lydia davis | new year’s resolution

16 01 2009


NOTES from the UNDERGROUND No.165 | January 15, 2009


…the new year…resolutions…etc.

EDITOR’S NOTE: I don’t know at what point I decided the new year wasn’t new. Come the midnight hour you were the same as you were before. You would wake up in the morning who you always were. Despite all the celebration, tomorrow was pretty much moving down the same path to the end, long or short. Nobody knew.

Resolutions. The same bullshit every year. The media is filled with it. RESOLVED: To be a new you. Save the time and effort. It’s not going to happen. You’re you. Accept it like a Beckett character—“I can’t go on. I’ll go on.”

Not that there won’t come those times you’re determined (resolved?) to change your life—as Rilke advised you must do. Sure. Maybe just a little. In changing your life, you’re changing you? Think about it.

Years ago, I resolved each New Year’s Day to begin a new writing project. A book. One year, January 1, I began making daily notes, observations about the natural landscape I was trying to adjust to after city life–all that was new, different, here in fields, woods, water, calling for attention. I lost my way a few times, almost abandoning that path. There were other things to do, more seductive, more challenging. But eventually RESOLUTION forced me back—or forward. At year’s end, I had a book.

I resolved never to follow that path again. Though I maintain a journal when it calls me.

To resolve little. Not to force change, but let it inhabit you, astonish you with no determination on your part. You’re who you always were, but come the time there may be something new going on, pay attention. You never expected this to happen but here it is. Go on. —Norbert Blei



By Lydia Davis

I ask my friend Bob what his New Year’s Resolutions are and he says, with a shrug (indicating that this is obvious or not surprising ): to drink less, to lose weight… He asks me the same, but I am not ready to answer him yet. I have been studying my Zen again, in a mild way, out of desperation over the holidays, though mild desperation. A medal or a rotten tomato, it’s all the same, says the book I have been reading. After a few days of consideration, I think the most truthful answer to my friend Bob would be: My New Year’s Resolution is to learn to see myself as nothing. Is this com¬petitive? He wants to lose some weight, I want to learn to see myself as nothing. Of course, to be competitive is not in keeping with any Buddhist philosophy. A true nothing is not competitive. But I don’t think I’m being competitive when I say it. I am feeling truly humble, at that moment. Or I think I am—in fact, can anyone be truly humble at the moment they say they want to learn to be nothing? But there is another problem, which I have been wanting to describe to Bob for a few weeks now: at last, halfway through your life, you are smart enough to see that it all amounts to nothing, even success amounts to nothing. But how does a person learn to see herself as nothing when she has already had so much trouble learning to see herself as, something in the first place? It’s so confusing. You spend the first half of your life learning that you are something after all, now you have to spend the second half learning to see yourself as nothing. You have been a negative nothing, now you want to be a positive nothing. I have begun trying, in these first days of the New Year, bur so far it’s pretty difficult. I’m pretty close to nothing all morning, but by late afternoon what is in me that is something starts throwing its weight around. This happens many days. By evening, I’m full of something and it’s often something nasty and pushy. So what I think at this point is that I’m aiming too high, that maybe nothing is too much, to begin with. Maybe for now I should just try, each day, to be a little less than I usually am.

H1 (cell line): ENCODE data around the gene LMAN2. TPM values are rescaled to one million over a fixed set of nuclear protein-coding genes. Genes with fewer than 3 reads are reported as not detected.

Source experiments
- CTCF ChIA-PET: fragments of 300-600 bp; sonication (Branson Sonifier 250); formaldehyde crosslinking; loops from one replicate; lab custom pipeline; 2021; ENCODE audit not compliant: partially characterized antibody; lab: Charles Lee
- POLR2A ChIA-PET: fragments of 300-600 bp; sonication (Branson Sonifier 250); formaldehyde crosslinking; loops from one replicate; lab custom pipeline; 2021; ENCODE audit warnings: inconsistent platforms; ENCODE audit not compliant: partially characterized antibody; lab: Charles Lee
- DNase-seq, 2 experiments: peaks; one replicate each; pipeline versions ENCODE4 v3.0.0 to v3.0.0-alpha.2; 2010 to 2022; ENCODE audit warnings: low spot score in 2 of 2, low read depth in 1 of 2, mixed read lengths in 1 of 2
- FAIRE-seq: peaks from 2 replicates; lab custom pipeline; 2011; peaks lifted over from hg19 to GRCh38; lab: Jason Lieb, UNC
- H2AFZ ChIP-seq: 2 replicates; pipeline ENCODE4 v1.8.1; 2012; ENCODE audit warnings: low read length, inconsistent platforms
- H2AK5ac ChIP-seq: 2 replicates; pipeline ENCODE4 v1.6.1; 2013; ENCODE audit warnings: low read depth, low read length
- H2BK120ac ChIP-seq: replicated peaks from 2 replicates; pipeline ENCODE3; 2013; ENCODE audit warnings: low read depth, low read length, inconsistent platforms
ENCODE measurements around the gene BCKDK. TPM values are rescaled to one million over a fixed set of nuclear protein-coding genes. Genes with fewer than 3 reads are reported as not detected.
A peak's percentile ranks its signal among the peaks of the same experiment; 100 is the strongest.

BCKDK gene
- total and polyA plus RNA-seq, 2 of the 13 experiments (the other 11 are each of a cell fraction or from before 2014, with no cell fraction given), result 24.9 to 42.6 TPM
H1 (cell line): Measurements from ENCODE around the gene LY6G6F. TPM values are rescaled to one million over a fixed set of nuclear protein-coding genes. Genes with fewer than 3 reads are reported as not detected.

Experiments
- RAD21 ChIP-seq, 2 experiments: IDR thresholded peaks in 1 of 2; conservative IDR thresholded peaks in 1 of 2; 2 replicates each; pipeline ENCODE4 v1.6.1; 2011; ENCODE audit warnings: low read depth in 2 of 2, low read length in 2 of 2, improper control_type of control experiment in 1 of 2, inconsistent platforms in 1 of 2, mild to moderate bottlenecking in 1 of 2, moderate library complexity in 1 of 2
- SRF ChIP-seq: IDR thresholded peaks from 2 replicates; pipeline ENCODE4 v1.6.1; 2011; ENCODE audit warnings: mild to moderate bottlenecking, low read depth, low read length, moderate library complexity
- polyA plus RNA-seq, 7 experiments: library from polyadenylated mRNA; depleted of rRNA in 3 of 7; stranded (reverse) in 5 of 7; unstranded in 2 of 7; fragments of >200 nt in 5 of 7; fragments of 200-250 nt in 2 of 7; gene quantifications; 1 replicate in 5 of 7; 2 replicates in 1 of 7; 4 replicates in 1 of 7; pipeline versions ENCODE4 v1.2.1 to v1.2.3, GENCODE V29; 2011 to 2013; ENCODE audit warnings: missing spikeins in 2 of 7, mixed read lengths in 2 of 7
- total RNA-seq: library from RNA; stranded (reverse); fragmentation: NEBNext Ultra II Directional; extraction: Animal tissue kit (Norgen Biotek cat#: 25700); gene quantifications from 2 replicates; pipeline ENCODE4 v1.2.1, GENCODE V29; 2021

from SAMUEL JOHNSON IS INDIGNANT, Stories, Picador USA/Farrar, Straus and Giroux, 2002


Lydia Davis (born 1947) is a contemporary American author and translator of French. She is the daughter of Robert Gorham Davis and Hope Hale Davis. From 1974 to 1978 Davis was married to Paul Auster, with whom she has a son, Daniel Auster. Davis is currently married to painter Alan Cote, with whom she has a son, Theo Cote. She is a professor of creative writing at University at Albany, SUNY.

She has published six collections of short stories, including The Thirteenth Woman and Other Stories (1976) and Break It Down (1986). Her most recent collection is Varieties of Disturbance, published by Farrar, Straus and Giroux in 2007. Her stories are acclaimed for their brevity and humour. Many are only one or two sentences. In fact some of her stories are considered poetry or somewhere between philosophy, poetry and short story. Davis has also translated Proust, Blanchot, Foucault, Michel Leiris, and other French writers. In October 2003 Davis received the coveted MacArthur Genius award for Writing.

Selected works

  • * The Thirteenth Woman and Other Stories (1976)
  • * Sketches for a Life of Wassilly (1981)
  • * Story and Other Stories (1983)
  • * Break It Down (1986)
  • * The End of the Story (novel) (1995)
  • * Almost No Memory (1997)
  • * Samuel Johnson Is Indignant (2002)
  • * Varieties of Disturbance (2007)

Varieties of Disturbance has been nominated for the 2007 National Book Award. source



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